High Fruit Prices in Israel: ‘Gov’t Looks Out for Farmers, Not Shoppers’

Israel forbids the import of dozens of types of fruits and vegetables, and when it permits imports, they’re often subject to high import duties and draconian limits

Apples at the wholesale market in Tzifrin, Israel, 2016.
Ofer Vaknin

Shopping for kiwi? You’ll pay 25 shekels per kilo at the grocery stores, and 35 shekels at greengrocers. The high price is because the retailers themselves aren’t getting it cheaply - they pay on average 24 shekels per kilo. One hour away by plane, in Greece, retailers buy kiwi for about 1 euro per kilo. But Israel’s Agriculture Ministry forbids importing kiwi from Greece; instead, the only country cleared to export kiwi to Israel is far-off New Zealand, and only one company has a permit to do so - Perot Aviv. Israel’s grocery chains say Perot Aviv sells them kiwi for some 20 shekels per kilo.

This isn’t a problem limited only too kiwi. Israel forbids the import of dozens of types of fruits and vegetables, and when it permits imports, they’re often subject to high import duties and draconian limits regarding which countries they can come from. As a result, fruits and vegetables are significantly more expensive in Israel than in many European countries.

As it is, fruits and vegetables have been rapidly becoming more expensive in Israel over the past few years.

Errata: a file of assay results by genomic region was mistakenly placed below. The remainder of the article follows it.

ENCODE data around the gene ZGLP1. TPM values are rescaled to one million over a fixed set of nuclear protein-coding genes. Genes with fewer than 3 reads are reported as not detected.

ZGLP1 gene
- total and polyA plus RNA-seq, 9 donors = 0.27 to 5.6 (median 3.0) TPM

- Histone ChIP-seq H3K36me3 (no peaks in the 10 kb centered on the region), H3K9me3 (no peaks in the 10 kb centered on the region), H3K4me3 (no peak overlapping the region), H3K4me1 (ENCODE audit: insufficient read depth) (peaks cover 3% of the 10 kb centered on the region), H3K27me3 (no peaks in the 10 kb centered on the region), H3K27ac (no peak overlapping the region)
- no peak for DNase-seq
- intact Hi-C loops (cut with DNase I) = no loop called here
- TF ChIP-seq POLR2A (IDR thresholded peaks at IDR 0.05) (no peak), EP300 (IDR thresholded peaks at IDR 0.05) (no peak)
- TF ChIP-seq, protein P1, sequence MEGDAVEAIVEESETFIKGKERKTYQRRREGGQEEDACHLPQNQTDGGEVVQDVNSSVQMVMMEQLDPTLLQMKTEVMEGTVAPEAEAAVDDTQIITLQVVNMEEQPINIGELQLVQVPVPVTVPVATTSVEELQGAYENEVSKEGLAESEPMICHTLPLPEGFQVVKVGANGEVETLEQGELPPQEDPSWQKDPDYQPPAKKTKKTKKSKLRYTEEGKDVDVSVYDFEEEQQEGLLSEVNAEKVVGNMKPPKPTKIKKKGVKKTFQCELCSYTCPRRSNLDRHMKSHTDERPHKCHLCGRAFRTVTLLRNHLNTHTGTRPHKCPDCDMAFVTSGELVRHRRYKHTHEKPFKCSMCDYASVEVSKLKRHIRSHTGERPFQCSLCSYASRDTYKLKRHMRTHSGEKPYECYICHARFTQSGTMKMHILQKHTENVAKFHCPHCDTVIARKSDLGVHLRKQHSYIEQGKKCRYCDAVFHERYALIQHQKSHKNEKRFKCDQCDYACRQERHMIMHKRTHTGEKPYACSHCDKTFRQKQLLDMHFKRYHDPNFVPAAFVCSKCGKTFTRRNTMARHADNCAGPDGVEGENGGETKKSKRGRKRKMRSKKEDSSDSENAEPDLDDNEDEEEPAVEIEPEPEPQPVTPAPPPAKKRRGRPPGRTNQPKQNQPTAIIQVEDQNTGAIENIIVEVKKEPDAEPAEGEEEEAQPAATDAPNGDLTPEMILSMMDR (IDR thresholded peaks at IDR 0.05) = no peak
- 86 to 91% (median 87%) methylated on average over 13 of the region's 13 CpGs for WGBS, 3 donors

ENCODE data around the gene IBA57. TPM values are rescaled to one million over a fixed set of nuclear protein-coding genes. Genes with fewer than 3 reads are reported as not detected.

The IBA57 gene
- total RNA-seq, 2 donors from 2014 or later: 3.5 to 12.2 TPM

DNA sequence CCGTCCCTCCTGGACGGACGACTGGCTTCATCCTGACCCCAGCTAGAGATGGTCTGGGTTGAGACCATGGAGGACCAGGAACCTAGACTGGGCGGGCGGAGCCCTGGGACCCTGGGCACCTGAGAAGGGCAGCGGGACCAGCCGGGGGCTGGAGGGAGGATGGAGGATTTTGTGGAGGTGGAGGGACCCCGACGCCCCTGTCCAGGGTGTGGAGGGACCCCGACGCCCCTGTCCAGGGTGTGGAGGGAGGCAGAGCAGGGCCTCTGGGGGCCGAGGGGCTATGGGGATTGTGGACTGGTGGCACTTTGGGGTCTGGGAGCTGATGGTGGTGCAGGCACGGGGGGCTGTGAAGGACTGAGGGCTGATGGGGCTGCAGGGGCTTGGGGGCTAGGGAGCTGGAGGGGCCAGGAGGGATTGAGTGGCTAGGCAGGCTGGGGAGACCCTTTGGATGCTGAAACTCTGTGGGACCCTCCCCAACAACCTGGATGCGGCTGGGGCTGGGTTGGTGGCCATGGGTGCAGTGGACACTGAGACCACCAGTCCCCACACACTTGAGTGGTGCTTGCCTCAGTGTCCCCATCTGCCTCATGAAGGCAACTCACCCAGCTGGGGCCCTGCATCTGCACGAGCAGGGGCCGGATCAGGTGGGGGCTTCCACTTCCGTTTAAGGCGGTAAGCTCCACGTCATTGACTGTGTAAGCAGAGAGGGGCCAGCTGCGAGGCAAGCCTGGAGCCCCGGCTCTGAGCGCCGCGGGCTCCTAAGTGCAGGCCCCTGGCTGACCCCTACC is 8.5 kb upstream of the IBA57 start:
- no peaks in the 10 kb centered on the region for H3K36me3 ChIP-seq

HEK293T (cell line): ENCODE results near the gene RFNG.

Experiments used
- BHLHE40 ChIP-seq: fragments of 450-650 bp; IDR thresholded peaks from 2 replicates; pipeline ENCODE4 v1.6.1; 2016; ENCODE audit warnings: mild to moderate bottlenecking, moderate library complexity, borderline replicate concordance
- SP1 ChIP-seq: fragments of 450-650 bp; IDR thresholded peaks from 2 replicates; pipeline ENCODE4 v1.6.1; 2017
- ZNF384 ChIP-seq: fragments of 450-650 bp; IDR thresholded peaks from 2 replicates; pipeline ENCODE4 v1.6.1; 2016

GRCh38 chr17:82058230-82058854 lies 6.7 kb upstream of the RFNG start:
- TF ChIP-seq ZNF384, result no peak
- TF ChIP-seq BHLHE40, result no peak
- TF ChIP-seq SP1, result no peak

Importers and grocery chains blame the Agriculture Ministry and Finance Ministry for dragging their feet and imposing burdensome regulation, and say that they intentionally hurt imports due to pressure from the agricultural lobby.

The Agriculture Ministry’s division for plant protection is one of the entities responsible for approving imports. The plant protection division has a risk management section, which has about three employees and is responsible for deciding what can and can’t be imported, says Roy Shefler, a vice president of the produce import company Triple Sal and chairman of Israel’s produce importers association.

“Due to the lack of manpower and the inefficiency, it can take years for them to get to import requests,” he says. “De facto, no new fruits have been approved for import over the past decade.”